Northern Europe Post-First Anglo-Dutch War

In the timeline we are most familiar with, it is the British Empire that came to dominate global politics, building a massive colonial empire and industrializing before any other state in the world. But what if the Dutch had attained victory in the First Anglo-Dutch war? What if their colonial empire and economic domination of the Indian Ocean had not faltered, but grown stronger, eventually creating an empire whose size surpassed even the British Empire of our timeline?

11 Years' War

The 11 Years' War was a key conflict in both European and world history as a whole, lasting from 1712 to 1723. The origins of the war can be traced back to continuing hostilities between Spain and the United Provinces, which, after its victory England in the Anglo-Dutch war, was one of the most powerful players in European politics. The United Provinces still sought to regain the still-occupied Spanish Netherlands, but with knew it could not afford to aggravate Spain directly. Instead, the Dutch sought a different strategy. After annexing England, the Dutch had dissolved the Anglican church, instead instituting Calvinism in the region. With a large oppressed Calvinist population in the Spanish Netherlands, the Dutch found it worthwhile to seed religious dissidents in the Spanish Netherlands, hoping that riots would prove too costly to control and Spain would leave the area.

Initially this was a great success. Riots spread across the territory, and much of the government broke down as protests became increasingly violent. However, this did not produce the effect that the Netherlands intended. Instead of abandoning the region, Spain funneled large amounts of troops into the area, combating the protests. Spain, still having its sights set on England and the rest of the Netherlands, used the riots to declare war on the Dutch. The Kingdoms of Wales, Ireland, Scotland, and Denmark, all seeing that they would be under threat by Spain if the country won the war, joined in on the side of the Dutch. A bloody war took place in the Spanish Netherlands, armies from all over Europe marching through a country that had dissolved into anarchy. As the revolts spread into the oppressed Huguenot population of France, it joined in the war, although was not as important as a major player as it could have been due to the resources needed to control its own revolts. As the war escalated, most of Europe was swept into the conflict, and the battlefield raged across Germany, France and The Netherlands.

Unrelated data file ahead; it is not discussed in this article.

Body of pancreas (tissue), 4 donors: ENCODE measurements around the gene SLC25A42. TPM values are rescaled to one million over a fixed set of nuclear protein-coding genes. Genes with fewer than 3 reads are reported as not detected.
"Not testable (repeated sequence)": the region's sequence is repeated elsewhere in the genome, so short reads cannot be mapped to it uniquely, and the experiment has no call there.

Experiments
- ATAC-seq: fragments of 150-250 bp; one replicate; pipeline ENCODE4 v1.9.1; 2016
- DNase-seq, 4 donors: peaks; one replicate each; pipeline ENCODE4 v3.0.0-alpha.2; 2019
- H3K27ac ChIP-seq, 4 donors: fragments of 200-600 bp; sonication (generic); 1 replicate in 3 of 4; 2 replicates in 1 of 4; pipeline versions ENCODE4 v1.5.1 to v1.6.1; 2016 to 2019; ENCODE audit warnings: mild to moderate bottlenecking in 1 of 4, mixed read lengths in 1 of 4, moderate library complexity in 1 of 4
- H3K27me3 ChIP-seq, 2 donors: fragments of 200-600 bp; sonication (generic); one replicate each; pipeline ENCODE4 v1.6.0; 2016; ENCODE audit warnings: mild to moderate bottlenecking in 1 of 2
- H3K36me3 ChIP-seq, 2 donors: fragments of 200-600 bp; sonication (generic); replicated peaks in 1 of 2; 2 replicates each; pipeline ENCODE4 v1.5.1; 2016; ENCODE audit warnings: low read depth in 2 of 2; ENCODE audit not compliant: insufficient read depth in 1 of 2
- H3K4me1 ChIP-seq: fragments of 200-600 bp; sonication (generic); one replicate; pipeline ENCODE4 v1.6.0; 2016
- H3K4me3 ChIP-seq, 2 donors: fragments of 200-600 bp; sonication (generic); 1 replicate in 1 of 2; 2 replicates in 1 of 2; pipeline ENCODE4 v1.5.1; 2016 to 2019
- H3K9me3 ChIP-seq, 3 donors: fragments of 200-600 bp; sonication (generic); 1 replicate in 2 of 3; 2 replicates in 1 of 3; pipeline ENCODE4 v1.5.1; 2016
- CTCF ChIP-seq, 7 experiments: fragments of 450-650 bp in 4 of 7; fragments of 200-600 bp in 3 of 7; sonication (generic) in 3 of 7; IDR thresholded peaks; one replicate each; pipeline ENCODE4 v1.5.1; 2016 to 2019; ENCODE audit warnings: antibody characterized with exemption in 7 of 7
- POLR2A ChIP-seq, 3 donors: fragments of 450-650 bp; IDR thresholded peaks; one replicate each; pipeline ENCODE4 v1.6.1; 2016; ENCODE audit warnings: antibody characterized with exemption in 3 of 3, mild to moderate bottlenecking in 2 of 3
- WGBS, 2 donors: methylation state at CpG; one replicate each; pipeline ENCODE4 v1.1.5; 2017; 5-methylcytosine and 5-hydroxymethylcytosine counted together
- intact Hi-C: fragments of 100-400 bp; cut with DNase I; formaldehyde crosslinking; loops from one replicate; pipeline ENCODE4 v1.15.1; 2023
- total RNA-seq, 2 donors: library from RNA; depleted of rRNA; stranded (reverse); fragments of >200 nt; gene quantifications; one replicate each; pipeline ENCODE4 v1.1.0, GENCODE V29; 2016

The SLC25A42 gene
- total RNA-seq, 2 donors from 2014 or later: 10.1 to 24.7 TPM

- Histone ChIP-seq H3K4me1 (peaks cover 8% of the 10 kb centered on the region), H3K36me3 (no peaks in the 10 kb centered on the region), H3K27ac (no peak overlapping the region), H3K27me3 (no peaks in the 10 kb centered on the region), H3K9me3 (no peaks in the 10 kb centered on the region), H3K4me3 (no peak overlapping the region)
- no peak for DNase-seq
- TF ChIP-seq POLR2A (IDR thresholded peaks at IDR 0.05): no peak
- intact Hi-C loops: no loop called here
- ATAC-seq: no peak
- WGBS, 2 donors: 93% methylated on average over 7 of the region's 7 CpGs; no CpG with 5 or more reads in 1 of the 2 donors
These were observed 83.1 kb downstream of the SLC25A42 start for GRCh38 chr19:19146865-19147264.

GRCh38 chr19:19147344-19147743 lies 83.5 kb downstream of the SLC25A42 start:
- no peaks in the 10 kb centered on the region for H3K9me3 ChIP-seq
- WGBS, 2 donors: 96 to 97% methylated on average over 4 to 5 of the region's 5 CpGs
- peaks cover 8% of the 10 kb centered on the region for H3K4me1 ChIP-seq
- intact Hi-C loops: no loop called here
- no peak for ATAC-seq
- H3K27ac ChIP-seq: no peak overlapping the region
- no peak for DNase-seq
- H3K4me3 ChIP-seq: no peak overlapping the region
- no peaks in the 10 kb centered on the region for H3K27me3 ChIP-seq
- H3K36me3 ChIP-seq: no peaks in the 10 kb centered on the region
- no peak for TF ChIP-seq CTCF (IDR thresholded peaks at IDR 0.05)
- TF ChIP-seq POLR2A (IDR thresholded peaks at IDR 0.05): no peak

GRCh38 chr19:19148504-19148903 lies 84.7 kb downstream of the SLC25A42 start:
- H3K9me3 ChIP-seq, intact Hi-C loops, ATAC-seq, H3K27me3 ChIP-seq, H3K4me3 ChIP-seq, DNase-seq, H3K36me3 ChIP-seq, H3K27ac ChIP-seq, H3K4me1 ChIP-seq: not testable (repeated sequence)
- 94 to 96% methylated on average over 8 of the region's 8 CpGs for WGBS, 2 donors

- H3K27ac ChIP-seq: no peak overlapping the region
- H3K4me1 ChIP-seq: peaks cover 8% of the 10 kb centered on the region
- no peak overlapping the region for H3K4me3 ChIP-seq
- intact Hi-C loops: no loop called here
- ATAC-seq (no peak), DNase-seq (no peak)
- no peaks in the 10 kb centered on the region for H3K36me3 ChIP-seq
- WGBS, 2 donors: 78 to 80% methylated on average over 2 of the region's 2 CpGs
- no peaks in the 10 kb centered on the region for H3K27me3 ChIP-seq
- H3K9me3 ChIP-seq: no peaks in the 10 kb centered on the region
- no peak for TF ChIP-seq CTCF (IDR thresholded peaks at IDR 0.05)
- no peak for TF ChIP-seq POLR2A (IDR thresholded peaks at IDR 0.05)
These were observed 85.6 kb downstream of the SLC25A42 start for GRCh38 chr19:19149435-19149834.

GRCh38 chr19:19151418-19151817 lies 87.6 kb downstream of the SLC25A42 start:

Colonial Possessions Post-11 Years' War.

Prussia and the Kingdom of Sweden joined the side of the Dutch, while Portugal, Russia and Austria fought on the side of Spain.

Elsewhere in the world, the war in Europe provoked war within the colonies. In the Americas, long-held ambitions of the Dutch led to the invasion of the Spanish and Portuguese territories in the Caribbean and South America. The Dutch West India Company, with assistance by its parent government, invaded the island of Hispaniola, expanded its possessions in South America.

The colonies in New Netherlands expanded into French territory, easily taking it with its sparsely populated nature and lack of assistance from the struggling French government. War with Portugal in the Indian Ocean became more violent, but Dutch victory was relatively quick in most cases, with the exception of a long-drawn out war in India. While victory in the Americas and Asia was relatively swift, the war in Europe raged on. The German states warred with one another, and the French government was rapidly losing control. In 1722, the French king was assassinated, and France breaks into anarchy as various factions struggle to obtain power. The tide turns in favor of the Dutch, and on July 23, 1723, the treaty of Antwerp is signed. The French colonies in North America are officially dissolved and handed over to the United Provinces, and a number of Flemish territories in the North-Eastern section of the nation are granted to the United Provinces. Spain agrees to give up much of New Granada and Hispaniola, as well as the long sought-after Spanish Netherlands. In addition, the two primary nations and the secondary nations also involved in the conflict agree to pay for war expenditures on the part of the victors. The Netherlands, in return, set aside a sizable package of land taken out of France's new world possessions to set up an autonomous state to which the Huguenots will have the ability to migrate to. Although a mass exodus of Protestants from Catholic France.

Work in Progress*

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